His views also include the idea that pandemics and outbreaks of illness have occurred as a result of active spores travelling across the vacuum of interplanetary space and arriving in the atmosphere.
A good many exobiologists doubt these conclusions. However, it was Wickramasinghe who first proposed, with Hoyle in 1974, that some dust in interstellar space was largely organic as it is composed of carbon compounds, including silicates, inorganic carbon (such as graphite) and ices of various kinds.
Today the scientific community accepts that organic molecules are common in the Galaxy.
To add to the panspermia debate, results of the EXPOSE experiments on the International Space Station (ISS) showed that meteorite-type protection layers around organic biological samples could indeed allow for bacterial endospores and even seeds to survive in the harsh vacuum of space, despite heavy ultraviolet radiation and extremely low temperatures.
This material might also withstand an entry into a planetary atmosphere.
Evidence for the panspermia theory
The search for extraterrestrial life and the possibility of organisms surviving the harsh space environment has been investigated with numerous orbital experiments.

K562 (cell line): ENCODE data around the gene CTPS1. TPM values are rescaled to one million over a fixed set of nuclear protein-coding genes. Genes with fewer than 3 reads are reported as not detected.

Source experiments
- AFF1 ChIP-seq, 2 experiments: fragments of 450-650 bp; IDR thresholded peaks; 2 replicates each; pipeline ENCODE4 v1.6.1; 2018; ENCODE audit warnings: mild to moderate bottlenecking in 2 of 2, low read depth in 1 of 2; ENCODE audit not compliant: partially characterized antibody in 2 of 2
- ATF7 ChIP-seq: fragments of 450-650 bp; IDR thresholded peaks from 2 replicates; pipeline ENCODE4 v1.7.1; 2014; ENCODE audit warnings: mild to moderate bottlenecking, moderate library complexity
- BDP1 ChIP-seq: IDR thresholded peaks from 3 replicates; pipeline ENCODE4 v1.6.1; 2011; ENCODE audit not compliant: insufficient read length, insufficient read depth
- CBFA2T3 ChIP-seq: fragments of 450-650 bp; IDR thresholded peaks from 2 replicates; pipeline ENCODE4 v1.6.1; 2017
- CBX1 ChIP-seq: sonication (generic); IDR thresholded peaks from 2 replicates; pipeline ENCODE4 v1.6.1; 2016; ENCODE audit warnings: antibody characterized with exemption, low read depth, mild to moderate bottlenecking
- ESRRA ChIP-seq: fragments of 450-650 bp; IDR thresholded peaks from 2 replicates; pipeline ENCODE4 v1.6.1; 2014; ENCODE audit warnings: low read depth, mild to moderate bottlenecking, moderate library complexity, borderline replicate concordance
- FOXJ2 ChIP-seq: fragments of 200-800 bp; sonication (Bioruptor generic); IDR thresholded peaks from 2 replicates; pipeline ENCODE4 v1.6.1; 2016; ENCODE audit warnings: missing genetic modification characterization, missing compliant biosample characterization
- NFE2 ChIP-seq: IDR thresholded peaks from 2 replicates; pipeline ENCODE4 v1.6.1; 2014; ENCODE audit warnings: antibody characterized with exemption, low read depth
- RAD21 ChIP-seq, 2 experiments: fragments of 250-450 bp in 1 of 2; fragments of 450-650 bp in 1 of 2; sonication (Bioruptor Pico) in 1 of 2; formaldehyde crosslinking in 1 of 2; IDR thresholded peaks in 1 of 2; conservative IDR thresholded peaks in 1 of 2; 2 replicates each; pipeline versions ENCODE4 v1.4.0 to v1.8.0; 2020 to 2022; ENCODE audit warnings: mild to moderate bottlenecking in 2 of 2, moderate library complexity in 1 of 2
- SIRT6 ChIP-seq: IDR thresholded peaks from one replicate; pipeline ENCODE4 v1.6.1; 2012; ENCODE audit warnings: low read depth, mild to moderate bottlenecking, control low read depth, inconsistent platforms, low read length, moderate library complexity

From 2008 to 2016, EXPOSE’s samples were exposed to space and then returned to Earth from the ISS.
Some have survived, even after 1.5 years mounted outside the ISS – in one case 100% of the bacterial endospores placed in Mars-type conditions were viable – still capable of life, in other words.
A quarter of the experiment’s tobacco seeds survived to be grown as plants back on Earth.
The EXPOSE results represented the first data evidence that basic cryptoendolithic life – organisms that colonise cavities in the structures of rocks – can be hardy enough to survive movement through outer space.
More like this
This is of key importance to the panspermia debate and future exobiology research directions.
It is also of direct relevance to future Mars mission sample analysis, planetary protection sterilisation for lander probes and the future exploration of possible life-bearing environments across the Solar System and beyond.
As well as the ISS’s EXPOSE experiments, there has been BIOPAN on Russian Foton capsules and EXOSTACK on the US Long Duration Exposure Facility satellite.
These have shown that when given basic protection, spores, lichens and even tiny animals known as tardigrades could survive for a few years in space.